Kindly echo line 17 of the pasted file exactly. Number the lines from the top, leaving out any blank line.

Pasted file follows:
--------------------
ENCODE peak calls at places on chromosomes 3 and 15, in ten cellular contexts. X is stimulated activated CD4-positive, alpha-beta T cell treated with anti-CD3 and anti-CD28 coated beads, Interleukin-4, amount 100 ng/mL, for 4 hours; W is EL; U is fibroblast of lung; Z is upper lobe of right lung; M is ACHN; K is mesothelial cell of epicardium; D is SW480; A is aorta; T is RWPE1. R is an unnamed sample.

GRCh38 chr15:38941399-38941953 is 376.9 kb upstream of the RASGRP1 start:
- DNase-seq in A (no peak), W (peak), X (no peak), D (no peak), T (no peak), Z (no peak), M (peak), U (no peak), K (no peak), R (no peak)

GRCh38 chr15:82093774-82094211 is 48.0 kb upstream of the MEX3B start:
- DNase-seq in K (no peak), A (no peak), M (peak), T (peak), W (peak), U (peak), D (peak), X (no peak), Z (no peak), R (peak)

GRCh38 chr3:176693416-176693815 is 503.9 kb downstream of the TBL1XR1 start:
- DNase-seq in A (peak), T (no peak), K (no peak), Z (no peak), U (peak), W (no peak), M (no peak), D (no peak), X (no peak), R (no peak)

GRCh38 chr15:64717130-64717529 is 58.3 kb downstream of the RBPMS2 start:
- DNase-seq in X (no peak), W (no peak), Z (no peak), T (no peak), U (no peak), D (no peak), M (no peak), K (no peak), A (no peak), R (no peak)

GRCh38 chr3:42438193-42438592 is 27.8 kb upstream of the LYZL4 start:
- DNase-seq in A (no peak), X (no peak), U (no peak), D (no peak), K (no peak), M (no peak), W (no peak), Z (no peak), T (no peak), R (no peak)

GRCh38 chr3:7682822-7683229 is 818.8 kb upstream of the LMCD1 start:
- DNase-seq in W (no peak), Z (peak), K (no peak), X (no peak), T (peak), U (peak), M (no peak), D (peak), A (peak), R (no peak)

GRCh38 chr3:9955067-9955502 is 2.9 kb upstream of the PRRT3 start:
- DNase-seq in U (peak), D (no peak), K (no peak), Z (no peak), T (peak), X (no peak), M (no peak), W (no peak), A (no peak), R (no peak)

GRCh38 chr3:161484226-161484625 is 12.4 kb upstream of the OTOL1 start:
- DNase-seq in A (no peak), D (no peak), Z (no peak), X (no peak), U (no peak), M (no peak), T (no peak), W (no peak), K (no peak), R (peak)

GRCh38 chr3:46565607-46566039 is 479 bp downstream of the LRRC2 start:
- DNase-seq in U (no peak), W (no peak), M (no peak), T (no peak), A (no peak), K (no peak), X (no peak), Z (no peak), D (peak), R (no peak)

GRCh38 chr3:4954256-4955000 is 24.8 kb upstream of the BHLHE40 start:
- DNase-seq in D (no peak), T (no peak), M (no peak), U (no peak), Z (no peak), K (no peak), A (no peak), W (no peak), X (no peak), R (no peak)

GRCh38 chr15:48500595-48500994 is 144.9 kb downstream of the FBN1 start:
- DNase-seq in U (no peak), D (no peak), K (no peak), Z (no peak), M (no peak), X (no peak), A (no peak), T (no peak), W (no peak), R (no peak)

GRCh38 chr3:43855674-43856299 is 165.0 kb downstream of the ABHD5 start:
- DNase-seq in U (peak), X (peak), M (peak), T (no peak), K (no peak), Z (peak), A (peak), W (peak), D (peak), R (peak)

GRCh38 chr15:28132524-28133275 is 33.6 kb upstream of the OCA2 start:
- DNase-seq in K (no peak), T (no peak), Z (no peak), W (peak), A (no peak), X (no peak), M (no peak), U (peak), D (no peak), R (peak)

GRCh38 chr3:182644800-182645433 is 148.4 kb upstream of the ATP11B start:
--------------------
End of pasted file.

- DNase-seq in A (no peak), D (no peak), Z (no peak), X (no peak), U (no peak), M (no peak), T (no peak), W (no peak), K (no peak), R (peak)